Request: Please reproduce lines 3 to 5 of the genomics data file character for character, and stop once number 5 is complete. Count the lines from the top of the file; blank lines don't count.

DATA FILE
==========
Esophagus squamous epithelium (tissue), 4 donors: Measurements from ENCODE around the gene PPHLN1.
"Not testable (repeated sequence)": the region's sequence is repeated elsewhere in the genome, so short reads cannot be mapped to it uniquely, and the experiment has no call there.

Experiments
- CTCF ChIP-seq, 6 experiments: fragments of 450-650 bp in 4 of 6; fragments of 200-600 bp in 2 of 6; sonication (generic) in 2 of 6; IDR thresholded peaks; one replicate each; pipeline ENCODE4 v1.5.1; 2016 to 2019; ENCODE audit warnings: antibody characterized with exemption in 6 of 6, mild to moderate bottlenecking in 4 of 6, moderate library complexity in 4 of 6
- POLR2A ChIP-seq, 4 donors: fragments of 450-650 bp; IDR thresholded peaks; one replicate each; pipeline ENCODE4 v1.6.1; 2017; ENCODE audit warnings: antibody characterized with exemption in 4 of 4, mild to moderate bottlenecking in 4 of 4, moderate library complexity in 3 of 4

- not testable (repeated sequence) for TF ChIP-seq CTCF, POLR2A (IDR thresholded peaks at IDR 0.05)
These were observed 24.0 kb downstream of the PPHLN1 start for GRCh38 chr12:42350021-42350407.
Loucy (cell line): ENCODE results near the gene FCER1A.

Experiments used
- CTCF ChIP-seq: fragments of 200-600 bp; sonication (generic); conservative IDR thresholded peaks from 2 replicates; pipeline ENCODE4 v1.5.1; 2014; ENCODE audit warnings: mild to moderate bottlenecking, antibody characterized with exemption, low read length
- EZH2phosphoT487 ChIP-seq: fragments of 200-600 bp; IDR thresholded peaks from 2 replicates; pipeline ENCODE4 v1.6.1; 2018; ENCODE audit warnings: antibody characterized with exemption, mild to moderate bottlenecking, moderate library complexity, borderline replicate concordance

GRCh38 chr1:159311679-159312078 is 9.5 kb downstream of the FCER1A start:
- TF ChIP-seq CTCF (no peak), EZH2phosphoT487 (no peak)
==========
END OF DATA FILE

Experiments
- CTCF ChIP-seq, 6 experiments: fragments of 450-650 bp in 4 of 6; fragments of 200-600 bp in 2 of 6; sonication (generic) in 2 of 6; IDR thresholded peaks; one replicate each; pipeline ENCODE4 v1.5.1; 2016 to 2019; ENCODE audit warnings: antibody characterized with exemption in 6 of 6, mild to moderate bottlenecking in 4 of 6, moderate library complexity in 4 of 6
- POLR2A ChIP-seq, 4 donors: fragments of 450-650 bp; IDR thresholded peaks; one replicate each; pipeline ENCODE4 v1.6.1; 2017; ENCODE audit warnings: antibody characterized with exemption in 4 of 4, mild to moderate bottlenecking in 4 of 4, moderate library complexity in 3 of 4